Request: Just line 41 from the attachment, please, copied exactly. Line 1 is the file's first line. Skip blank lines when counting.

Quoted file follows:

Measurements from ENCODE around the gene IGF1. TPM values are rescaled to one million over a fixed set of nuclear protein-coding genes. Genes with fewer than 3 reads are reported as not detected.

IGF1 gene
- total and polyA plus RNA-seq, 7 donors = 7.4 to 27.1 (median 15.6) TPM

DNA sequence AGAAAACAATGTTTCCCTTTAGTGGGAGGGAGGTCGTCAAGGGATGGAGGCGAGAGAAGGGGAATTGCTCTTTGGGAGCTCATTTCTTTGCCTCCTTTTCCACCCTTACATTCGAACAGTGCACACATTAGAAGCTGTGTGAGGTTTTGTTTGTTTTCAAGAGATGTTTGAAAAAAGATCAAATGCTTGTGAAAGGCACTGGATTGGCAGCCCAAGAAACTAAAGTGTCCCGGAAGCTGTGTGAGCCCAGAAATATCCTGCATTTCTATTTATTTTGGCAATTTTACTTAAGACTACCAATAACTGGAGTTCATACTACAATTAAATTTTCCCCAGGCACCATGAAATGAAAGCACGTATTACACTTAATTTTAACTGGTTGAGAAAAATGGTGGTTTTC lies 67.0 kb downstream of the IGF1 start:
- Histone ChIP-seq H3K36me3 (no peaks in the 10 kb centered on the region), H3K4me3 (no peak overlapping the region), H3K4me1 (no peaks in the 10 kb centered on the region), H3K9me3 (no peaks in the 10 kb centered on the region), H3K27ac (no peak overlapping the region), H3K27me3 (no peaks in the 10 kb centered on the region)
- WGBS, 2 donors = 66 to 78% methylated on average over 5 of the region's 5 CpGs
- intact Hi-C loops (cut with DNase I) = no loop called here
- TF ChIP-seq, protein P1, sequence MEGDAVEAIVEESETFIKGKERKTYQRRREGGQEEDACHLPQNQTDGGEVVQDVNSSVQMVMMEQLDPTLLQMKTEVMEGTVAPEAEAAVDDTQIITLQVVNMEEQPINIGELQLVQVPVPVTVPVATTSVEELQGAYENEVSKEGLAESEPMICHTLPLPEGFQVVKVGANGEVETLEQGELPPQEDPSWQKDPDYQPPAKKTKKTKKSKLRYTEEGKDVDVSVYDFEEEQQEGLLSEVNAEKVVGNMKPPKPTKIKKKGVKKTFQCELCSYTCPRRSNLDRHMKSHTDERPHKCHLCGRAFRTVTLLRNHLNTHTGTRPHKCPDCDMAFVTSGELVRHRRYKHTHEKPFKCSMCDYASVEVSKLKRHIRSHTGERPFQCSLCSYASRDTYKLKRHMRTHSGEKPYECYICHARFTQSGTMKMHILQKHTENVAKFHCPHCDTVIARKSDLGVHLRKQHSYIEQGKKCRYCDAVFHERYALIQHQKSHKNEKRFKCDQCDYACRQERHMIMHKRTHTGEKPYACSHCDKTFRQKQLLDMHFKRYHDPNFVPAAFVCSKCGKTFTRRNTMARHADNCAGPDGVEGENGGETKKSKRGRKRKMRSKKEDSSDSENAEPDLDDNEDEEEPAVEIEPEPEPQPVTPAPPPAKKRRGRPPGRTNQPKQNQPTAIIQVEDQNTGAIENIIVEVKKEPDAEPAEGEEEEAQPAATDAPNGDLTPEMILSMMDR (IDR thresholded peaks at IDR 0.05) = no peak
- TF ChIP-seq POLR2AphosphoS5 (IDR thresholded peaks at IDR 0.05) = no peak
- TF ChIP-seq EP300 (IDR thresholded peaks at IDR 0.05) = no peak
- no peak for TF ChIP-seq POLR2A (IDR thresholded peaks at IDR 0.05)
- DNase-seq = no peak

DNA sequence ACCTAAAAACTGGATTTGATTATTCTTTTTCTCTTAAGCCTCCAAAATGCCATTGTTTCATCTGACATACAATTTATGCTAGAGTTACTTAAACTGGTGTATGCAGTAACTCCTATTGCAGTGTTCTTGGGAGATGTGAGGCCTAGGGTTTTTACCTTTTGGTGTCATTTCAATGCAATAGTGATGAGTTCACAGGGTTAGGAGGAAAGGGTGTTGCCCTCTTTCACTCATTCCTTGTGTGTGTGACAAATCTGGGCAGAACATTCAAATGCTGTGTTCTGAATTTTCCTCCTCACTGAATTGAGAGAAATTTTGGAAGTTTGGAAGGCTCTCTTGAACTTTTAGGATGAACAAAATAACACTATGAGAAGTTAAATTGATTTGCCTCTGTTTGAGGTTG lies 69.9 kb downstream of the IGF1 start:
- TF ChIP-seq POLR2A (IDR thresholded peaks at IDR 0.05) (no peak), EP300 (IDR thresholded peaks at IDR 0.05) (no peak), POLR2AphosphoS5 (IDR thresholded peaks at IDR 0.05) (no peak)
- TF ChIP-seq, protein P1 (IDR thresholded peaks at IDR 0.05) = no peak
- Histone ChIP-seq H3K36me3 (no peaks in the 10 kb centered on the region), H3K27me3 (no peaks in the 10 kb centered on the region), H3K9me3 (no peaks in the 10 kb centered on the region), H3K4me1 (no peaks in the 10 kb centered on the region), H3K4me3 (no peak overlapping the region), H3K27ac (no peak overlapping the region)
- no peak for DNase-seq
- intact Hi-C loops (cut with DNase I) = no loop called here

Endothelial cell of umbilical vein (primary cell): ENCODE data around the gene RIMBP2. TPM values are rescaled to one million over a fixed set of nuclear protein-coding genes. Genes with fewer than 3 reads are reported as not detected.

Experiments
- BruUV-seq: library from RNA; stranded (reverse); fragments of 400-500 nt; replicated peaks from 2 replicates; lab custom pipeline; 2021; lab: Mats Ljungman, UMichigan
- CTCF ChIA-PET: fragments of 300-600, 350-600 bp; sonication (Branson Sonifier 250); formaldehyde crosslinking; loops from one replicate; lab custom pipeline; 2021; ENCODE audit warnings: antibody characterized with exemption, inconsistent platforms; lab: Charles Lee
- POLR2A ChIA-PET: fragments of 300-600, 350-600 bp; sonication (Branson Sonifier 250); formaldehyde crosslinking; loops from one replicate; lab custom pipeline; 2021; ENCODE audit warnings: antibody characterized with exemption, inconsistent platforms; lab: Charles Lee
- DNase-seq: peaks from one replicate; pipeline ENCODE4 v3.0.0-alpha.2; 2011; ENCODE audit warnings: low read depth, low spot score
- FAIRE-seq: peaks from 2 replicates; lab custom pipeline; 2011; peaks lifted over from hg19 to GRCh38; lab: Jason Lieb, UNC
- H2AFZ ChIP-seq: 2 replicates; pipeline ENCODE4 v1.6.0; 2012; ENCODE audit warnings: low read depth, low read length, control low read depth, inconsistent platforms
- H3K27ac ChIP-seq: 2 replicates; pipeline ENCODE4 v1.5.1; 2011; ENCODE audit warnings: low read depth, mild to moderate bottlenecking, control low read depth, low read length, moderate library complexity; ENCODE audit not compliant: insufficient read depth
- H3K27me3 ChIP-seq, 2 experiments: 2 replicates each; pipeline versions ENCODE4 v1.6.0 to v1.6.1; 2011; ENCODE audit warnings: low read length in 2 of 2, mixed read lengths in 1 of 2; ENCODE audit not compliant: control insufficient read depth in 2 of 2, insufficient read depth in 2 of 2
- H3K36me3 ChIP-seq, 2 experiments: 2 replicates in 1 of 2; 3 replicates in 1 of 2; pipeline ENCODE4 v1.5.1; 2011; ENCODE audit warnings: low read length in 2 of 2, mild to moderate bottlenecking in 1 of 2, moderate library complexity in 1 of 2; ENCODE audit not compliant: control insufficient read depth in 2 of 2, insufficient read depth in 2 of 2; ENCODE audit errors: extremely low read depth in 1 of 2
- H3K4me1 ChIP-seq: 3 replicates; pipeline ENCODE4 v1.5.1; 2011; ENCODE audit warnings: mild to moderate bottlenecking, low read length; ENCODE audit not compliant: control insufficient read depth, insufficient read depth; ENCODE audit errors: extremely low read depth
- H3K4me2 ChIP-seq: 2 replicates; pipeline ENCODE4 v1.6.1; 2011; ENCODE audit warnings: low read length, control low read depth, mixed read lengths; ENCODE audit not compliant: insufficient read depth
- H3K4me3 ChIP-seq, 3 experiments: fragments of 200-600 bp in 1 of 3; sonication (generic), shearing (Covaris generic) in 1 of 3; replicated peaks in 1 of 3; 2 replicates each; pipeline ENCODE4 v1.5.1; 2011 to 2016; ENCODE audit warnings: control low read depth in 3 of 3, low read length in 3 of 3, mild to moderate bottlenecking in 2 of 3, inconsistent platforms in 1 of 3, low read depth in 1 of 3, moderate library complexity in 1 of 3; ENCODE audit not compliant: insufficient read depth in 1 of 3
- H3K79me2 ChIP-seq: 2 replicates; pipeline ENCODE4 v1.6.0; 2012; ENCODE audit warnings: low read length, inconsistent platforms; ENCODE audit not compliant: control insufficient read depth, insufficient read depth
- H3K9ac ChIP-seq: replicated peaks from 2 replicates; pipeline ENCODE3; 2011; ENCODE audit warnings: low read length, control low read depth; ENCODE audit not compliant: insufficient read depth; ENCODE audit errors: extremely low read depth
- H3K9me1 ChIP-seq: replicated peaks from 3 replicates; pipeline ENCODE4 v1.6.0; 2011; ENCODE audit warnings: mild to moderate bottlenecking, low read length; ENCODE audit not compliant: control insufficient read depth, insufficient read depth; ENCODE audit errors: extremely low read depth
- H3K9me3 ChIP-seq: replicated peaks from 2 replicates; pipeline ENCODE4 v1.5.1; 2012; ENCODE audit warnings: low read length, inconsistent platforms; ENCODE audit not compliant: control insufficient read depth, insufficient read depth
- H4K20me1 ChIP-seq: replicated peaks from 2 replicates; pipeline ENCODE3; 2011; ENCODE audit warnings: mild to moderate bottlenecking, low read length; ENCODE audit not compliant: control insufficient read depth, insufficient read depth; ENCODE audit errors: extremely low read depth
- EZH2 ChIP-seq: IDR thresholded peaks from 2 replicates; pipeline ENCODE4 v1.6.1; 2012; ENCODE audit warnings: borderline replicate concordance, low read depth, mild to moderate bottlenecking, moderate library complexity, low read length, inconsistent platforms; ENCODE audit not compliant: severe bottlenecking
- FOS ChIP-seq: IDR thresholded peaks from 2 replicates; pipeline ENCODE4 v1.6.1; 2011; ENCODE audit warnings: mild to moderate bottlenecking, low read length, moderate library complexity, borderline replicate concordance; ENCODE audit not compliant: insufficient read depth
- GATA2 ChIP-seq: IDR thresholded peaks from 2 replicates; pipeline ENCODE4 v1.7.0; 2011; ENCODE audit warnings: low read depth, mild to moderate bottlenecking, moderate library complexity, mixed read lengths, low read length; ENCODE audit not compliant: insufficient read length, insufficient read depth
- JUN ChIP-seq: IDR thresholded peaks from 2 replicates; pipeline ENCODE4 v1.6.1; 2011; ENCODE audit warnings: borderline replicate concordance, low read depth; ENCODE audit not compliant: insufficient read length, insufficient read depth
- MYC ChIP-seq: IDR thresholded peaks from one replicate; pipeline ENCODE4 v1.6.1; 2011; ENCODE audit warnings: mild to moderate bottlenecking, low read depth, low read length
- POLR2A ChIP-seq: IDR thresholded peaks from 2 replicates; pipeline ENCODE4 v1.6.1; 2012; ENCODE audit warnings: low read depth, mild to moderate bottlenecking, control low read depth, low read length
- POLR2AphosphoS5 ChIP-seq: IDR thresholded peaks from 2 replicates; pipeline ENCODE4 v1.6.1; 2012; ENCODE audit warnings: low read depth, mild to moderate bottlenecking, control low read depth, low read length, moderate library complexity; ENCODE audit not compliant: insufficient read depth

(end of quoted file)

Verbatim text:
- JUN ChIP-seq: IDR thresholded peaks from 2 replicates; pipeline ENCODE4 v1.6.1; 2011; ENCODE audit warnings: borderline replicate concordance, low read depth; ENCODE audit not compliant: insufficient read length, insufficient read depth